In a PR effort that aptly illustrates his approach to governance, President Obama has revealed that he is meeting with a “wide variety of economists” to try to figure out what economic policies he should follow. “Obama Seeks Advice From Wide Variety of Economists.”
Obama is already well into the lame duck phase of his presidency, so this is simply a PR exercise. The message Obama wants to send is the same one he has sounded throughout his presidency. He is open to economic views from the parts of the political spectrum that range from the hard right to the mild left.
Obama is not open to hearing the economic views of anyone who got the crisis correct or anyone his advisors consider to the left of Paul Krugman (who is mildly left in economic terms). James Galbraith captured the first point brilliantly in an essay about a Krugman column. Krugman was making the correct point that conservative economists had gotten the crisis wrong and, in passing, mentioned less than a handful of economists he considered to have gotten it right. Galbraith stressed Krugman’s lack of interest in what economists got the crisis right and Krugman’s failure to list the economists who had actually gotten it right and had theoretical explanations for the causes of the crisis that had proved accurate in multiple crises.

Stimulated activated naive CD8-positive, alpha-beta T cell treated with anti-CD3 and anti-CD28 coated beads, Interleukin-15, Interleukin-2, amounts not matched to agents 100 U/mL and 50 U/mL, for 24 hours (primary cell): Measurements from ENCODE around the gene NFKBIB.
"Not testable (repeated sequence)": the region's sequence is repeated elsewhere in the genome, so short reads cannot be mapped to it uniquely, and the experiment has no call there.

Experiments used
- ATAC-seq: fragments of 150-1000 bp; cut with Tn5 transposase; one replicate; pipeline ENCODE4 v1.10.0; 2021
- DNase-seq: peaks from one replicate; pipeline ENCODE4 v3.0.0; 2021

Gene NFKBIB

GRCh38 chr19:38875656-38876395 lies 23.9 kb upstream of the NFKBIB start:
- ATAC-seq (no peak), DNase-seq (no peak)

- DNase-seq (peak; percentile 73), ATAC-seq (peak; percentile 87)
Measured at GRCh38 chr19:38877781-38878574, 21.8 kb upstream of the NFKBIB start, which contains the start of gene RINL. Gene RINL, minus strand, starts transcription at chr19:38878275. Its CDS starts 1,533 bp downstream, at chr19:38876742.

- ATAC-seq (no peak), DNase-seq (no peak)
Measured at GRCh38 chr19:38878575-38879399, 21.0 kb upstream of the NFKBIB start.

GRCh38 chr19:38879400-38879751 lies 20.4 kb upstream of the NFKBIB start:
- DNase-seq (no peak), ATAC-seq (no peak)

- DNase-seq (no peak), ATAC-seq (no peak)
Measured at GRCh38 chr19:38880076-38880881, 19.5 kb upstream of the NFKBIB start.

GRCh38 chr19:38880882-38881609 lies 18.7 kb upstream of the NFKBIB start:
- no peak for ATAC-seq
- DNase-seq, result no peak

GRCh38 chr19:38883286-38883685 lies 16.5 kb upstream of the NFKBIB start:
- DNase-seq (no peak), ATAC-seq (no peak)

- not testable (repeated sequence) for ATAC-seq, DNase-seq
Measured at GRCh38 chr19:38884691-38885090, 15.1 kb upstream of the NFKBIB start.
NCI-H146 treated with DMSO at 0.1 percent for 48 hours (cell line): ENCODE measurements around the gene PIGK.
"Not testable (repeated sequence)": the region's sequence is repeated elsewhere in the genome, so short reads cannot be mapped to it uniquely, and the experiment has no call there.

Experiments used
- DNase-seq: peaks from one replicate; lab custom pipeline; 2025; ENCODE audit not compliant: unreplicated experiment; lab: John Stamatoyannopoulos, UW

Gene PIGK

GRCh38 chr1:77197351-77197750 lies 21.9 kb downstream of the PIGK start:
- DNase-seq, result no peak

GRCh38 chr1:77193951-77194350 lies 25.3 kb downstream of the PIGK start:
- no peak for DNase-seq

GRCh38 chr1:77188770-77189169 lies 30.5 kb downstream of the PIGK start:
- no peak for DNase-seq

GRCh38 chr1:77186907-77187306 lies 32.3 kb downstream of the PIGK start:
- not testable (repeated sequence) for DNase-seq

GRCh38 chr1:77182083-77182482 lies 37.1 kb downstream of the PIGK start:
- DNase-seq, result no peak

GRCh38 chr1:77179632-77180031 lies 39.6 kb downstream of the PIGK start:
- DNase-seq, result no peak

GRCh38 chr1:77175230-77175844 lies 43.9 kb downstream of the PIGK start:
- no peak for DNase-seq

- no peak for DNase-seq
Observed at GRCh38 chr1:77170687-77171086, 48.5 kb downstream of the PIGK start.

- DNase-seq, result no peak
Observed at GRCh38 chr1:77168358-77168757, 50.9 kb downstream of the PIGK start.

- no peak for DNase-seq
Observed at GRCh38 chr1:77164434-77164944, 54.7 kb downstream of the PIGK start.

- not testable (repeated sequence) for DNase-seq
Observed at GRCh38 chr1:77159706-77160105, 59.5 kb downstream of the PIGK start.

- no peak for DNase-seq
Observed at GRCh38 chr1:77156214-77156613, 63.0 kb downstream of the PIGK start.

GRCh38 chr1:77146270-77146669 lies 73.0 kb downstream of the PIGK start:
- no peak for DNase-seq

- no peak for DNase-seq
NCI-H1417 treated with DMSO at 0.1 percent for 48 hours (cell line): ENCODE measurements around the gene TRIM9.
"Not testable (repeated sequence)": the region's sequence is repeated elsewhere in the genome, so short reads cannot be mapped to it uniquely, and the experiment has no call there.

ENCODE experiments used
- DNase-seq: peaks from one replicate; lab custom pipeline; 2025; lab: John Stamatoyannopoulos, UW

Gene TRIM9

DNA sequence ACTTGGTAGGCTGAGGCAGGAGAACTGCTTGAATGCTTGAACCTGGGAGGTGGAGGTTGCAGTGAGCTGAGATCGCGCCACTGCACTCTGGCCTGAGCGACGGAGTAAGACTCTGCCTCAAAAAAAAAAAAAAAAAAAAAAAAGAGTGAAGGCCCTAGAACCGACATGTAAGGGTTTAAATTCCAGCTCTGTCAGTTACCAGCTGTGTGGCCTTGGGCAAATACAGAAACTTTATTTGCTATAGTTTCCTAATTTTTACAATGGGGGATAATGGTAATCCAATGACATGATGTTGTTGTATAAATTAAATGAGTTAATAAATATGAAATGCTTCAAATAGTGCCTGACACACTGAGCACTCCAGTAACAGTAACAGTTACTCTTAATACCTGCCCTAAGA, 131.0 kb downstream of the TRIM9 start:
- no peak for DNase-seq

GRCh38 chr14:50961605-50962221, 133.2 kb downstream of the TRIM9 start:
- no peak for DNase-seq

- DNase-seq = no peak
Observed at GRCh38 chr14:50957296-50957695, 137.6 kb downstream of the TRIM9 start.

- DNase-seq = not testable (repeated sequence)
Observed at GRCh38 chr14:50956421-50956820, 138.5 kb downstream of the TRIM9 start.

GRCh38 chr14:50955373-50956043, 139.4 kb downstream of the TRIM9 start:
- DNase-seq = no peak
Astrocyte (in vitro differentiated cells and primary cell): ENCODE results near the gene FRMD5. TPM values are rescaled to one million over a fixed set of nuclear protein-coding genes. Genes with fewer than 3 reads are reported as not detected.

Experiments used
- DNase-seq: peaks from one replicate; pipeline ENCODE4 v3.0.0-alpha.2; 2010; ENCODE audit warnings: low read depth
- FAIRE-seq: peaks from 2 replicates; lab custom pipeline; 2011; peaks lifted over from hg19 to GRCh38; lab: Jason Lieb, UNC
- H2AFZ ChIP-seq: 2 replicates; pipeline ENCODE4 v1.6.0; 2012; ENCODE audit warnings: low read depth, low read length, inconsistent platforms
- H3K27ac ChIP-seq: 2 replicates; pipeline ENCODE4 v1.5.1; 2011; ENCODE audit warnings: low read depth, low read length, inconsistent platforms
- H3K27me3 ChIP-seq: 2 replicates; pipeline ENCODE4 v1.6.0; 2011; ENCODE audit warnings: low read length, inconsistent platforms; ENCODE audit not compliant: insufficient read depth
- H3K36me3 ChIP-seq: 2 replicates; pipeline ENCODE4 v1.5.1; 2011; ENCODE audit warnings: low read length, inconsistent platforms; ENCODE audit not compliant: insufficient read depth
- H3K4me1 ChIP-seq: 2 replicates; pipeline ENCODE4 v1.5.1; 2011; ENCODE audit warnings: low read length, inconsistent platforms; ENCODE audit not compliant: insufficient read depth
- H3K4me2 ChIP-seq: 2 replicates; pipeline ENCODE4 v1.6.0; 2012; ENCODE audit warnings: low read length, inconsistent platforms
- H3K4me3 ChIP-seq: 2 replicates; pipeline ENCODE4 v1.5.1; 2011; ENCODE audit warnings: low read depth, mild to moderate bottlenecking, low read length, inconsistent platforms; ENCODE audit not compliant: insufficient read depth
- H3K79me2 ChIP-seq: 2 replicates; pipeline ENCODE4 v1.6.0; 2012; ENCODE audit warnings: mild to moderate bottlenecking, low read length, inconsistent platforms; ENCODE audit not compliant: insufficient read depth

Obama infamously ignored Krugman’s advice at a meeting early in his term. Indeed, Obama eventually ignored his own team of economists and increasingly relied on Treasury Secretary Timothy Geithner (who lacks any expertise in economics) for his economic advice. Geithner’s pro-austerity views, his devotion to the interests of the largest banks engaging in the most devastating frauds, and his indifference to the citizens of the U.S. led to Obama taking a series of acts that increasingly embraced moderate austerity and greatly weakened the recovery. Obama is culpable for increasingly ignoring his economic team and agreeing with Geithner’s bad advice.
Obama’s current set of luncheon meetings with economists includes economists that range from the hard right to Krugman on the “responsible” left. The article portrays this as “tapping a broad array of ideological views.” It fails to “tap,” however, anyone who actually got the crisis correct and anyone remotely as far left as the economists Obama chose to speak with on the hard right. Economists such as James Galbraith were once on the fringes of Obama’s economic team (pre-inauguration). Galbraith is a bit to the left of Krugman, but he is nowhere near as far from the center as are several of the hard right economists Obama chose to talk with about economic policy. The same is true of Dean Baker, Randy Wray, and Stephanie Kelton. Our friends at U. Mass. – Amherst are about as far to the left as folks like Kevin Hassett are to the right. The real difference, the thing sure to exclude Galbraith, Baker, Wray, and Kelton from Obama’s luncheon list, is that they have committed the unforgivable sin of having been proved correct (again) about big finance and the crisis. There is, of course, no chance that Obama will ever invite any of us, much less our friends at Amherst, to lunch to discuss economic policy.
The good news for Americans, which I will explain in my next column, is that Obama is not remotely as bad as the European troika’s leaders and economists that set the EU’s catastrophic economic policies.